Whatever the reasons, God evaluates both the quality and motives of our offerings (Prov. 21:27). Cain’s offering failed God’s standards and specific instructions.

Instead of evaluating why God disapproved of his offering, Cain reacted in hot anger.

In response to Cain’s anger, God replied: “. . . . If you do what is right, will you not be accepted? But if you do not do what is right, sin is crouching at your door; it desires to have you, but you must master it,” (Genesis 4:6-7).

(This is the first time sin is mentioned in the Bible.)

God’s reply to Cain identifies his haughtiness, pride, and probable growing resentment toward his brother. Although God graciously gave Cain a second chance to right his wrong, Cain refused.

Seeds of jealousy, envy, and anger soon blossomed into hatred and eventually cold-blooded murder of his brother, Abel (Gen. 4:8).

God is patient and merciful, but He won’t always put up with sin. Although Cain stilled his brother’s prophesying voice, God’s voice had the final say: “Your brother’s blood cries out to me from the ground. Now you are under a curse and driven from the ground . . . . When you work the ground, it will no longer yield its crops for you. You will be a restless wanderer on the earth,” (Gen. 4:10-11).

(This is the first mention of blood in the Bible.)

Although God views human life as very sacred, He didn’t demand capital punishment as commanded later (Gen. 9:5). Instead, “He put a mark on Cain so that no one who found him would kill him,” (Gen. 4:15). Maybe Cain would still repent. Maybe Cain would remind others of sin’s consequence.

So What?

  • God deserves our best in time, talents, and money.
  • Satan is real and will do anything to get us to follow his deadly path. We may not think of ourselves as murderers, but as long as we live on earth: sin still “crouches at our doors”. Only through God’s Holy Spirit can we master sin.
  • Is there a small sin that needs to be uprooted in your life?

Our History of “Firsts”, Part 1 (Genesis 4:1-5)

There is a time for everything, and a season for everything under heaven: a time to be born and a time to die, a time to plant and a time to uproot . . .”  Ecclesiastes 3:1-2

The following “first times” are recorded in the short passage of Genesis 4:1-5.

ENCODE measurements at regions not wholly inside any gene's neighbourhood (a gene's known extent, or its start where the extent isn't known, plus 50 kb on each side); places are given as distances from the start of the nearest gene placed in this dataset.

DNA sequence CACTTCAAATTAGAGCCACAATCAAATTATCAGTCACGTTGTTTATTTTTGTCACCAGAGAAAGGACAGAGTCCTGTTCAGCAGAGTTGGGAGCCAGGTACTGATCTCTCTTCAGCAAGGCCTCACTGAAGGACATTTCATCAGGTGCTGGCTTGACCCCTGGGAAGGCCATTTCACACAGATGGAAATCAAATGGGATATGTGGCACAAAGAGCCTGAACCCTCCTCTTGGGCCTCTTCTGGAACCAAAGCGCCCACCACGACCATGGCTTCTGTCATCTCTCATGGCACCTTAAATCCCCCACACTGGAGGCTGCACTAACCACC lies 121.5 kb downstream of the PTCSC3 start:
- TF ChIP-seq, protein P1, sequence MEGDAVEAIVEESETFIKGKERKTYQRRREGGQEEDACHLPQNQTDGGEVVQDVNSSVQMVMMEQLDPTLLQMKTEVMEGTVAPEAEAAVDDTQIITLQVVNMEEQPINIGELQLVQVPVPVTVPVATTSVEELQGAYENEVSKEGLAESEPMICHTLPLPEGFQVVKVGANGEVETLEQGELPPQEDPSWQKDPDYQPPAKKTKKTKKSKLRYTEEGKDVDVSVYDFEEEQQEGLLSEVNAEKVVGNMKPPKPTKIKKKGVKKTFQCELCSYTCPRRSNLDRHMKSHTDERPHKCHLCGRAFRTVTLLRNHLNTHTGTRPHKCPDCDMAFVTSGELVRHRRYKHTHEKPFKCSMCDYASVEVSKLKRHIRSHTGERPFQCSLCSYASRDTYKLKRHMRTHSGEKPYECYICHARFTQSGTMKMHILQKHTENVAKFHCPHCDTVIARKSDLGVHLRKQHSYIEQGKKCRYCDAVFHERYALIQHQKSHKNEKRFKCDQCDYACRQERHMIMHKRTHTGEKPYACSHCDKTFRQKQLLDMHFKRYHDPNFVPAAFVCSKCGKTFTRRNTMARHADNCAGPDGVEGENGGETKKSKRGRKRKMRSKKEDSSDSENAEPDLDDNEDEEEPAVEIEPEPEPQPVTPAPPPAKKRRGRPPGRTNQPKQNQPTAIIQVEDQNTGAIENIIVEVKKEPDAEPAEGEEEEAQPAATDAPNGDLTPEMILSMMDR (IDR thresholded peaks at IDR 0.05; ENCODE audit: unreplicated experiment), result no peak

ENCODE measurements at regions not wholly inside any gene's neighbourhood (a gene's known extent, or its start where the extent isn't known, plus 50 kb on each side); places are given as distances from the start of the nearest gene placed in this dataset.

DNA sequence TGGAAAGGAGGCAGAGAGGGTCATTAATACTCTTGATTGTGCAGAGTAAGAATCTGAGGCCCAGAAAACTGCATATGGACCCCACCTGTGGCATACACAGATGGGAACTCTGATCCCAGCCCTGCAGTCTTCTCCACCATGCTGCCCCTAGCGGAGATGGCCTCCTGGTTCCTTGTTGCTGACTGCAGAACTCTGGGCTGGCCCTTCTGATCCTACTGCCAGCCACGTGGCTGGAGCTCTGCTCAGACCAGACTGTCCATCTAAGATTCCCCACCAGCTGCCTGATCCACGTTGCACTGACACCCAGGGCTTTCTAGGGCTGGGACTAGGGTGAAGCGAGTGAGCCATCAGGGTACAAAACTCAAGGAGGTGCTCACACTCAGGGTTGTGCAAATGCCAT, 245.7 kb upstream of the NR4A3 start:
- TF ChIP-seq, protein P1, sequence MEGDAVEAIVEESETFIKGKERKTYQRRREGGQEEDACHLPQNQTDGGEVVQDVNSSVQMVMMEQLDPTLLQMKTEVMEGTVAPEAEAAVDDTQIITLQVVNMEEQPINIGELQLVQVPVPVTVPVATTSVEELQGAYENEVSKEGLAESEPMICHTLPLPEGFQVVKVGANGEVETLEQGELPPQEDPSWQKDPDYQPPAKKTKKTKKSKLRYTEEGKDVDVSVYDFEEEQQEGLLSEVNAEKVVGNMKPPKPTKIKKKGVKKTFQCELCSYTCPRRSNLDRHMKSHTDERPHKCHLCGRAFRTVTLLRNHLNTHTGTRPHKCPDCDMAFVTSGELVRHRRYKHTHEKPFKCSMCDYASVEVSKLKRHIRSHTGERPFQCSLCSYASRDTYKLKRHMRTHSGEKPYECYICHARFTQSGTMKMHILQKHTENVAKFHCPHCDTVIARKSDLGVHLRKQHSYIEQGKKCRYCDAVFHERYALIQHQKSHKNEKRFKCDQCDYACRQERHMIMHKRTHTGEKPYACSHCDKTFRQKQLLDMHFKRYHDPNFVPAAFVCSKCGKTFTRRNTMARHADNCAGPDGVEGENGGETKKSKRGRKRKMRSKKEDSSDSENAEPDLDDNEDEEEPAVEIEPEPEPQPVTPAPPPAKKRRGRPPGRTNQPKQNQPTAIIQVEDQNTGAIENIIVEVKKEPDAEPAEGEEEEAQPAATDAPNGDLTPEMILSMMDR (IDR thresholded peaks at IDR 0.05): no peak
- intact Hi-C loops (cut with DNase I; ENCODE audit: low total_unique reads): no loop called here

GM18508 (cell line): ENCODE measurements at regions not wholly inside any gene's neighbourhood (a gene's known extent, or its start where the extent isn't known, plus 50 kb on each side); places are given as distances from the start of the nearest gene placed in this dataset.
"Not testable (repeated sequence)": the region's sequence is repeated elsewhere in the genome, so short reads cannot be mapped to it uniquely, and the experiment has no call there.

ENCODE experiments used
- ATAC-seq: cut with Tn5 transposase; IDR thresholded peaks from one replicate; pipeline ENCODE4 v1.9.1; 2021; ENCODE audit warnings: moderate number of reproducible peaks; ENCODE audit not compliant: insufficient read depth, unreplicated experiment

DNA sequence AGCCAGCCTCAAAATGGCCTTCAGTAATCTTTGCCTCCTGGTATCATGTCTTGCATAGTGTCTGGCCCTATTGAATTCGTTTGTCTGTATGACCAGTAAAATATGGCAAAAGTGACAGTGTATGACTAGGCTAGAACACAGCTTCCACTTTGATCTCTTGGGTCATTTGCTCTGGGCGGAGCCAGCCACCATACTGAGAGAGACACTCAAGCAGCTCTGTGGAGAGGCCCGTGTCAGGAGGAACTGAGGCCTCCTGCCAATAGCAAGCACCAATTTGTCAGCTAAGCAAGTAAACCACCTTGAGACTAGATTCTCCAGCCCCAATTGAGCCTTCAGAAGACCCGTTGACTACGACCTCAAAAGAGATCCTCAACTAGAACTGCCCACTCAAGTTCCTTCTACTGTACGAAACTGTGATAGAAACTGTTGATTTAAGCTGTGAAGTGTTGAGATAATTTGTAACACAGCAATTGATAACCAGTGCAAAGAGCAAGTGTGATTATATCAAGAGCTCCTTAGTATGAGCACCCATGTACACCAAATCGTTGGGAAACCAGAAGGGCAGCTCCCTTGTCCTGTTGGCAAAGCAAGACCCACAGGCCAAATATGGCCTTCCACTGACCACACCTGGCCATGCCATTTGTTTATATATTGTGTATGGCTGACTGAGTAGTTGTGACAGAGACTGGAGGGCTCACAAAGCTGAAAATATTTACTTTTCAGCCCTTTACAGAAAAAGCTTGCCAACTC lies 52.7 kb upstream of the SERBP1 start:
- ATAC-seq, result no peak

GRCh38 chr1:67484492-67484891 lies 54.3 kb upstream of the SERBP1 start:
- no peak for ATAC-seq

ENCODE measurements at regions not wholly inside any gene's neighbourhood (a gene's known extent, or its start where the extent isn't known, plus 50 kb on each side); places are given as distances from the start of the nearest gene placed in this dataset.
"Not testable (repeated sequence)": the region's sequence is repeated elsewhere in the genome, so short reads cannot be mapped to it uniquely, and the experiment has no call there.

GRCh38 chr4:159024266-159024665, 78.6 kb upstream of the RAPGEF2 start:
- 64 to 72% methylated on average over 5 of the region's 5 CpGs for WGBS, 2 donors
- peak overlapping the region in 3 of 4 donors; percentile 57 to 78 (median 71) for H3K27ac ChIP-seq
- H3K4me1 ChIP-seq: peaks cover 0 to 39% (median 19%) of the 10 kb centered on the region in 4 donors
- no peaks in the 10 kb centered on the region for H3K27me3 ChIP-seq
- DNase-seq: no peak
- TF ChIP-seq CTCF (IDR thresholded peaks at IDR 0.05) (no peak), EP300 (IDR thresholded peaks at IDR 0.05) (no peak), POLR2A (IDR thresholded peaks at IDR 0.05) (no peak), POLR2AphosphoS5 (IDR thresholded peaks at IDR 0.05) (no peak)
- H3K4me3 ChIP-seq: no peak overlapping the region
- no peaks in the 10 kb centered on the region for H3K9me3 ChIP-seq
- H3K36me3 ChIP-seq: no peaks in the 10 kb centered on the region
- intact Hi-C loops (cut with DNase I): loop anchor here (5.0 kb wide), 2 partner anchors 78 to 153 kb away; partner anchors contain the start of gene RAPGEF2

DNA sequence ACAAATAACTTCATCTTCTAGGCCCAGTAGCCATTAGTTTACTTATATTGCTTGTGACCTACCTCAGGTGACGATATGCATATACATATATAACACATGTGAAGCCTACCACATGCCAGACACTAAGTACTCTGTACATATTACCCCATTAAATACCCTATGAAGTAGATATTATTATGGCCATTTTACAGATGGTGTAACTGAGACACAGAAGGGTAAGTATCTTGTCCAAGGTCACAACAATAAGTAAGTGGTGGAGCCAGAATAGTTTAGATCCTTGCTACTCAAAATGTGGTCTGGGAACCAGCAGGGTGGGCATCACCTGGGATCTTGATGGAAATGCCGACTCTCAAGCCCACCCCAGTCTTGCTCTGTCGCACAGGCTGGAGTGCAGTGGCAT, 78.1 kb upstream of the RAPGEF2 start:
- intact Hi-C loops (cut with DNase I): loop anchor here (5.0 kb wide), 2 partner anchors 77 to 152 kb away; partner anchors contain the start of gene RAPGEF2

First Sexual Intercourse

Genesis 4:1 records Adam and Eve in this intimate act.

God created sex not only to populate the earth, but also for our pleasure. His design for this act is modeled between one man and one woman, within the boundary of marriage. This sacred gift seals the spiritual, physical, and social relationship between husband and wife when exercised God’s way. (See also Gen. 2:18; Jer. 29:6; Isa. 62:5; 1 Cor. 11:11-12)

First Births

Although childbearing pain entered the picture, Eve acknowledged God’s help in conceiving her firstborn son, Cain. She later gave birth to Abel. Both sons occupied honorable occupations: Cain grew to become a farmer, while Abel became a shepherd.

First Struggle in Daily Living

Abel means “vapor” or “vanity.” At this point, Adam and Eve no doubt realized the full impact of God’s curse from their sin (Rom. 8:20). Food, clothing, and shelter would no longer be provided freely as in the Garden of Eve, but wrought with much struggle against the elements.

First Recorded Offerings to God

Although Adam and Eve had been driven out of the Garden away from God’s presence, God graciously still made Himself available for counsel under certain conditions. Although the Bible doesn’t record these first conditions to Adam and Eve in approaching Him, He probably instructed them in regards to sacrifices and offerings given to Him; possibly when God provided the first clothes—coats of animal skins—for them (Gen. 3:21).

It’s likely that Abel’s sheep were to be used for sacrifice since atonement (“covering”) required shedding of blood.

"In the course of time Cain brought some of the fruits of the soil as an offering to the LORD. But Abel brought fat portions from some of the firstborn of his flock. The LORD looked with favor on Abel and his offering, but on Cain and his offering he did not look with favor. So Cain was very angry, and his face was downcast."  - Genesis 4:3-5

“In the course of time Cain brought some of the fruits of the soil as an offering to the LORD. But Abel brought fat portions from some of the firstborn of his flock. The LORD looked with favor on Abel and his offering, but on Cain and his offering he did not look with favor. So Cain was very angry, and his face was downcast.” – Genesis 4:3-5

Cain and Abel may have made many offerings to God. But this was the first recorded time God rejected Cain’s offering. Why? Although we don’t know all of the reasons, my next post will explore some clues as we continue Cain and Abel’s sad saga.

I hope spring is treating you well. Thanks for dropping by!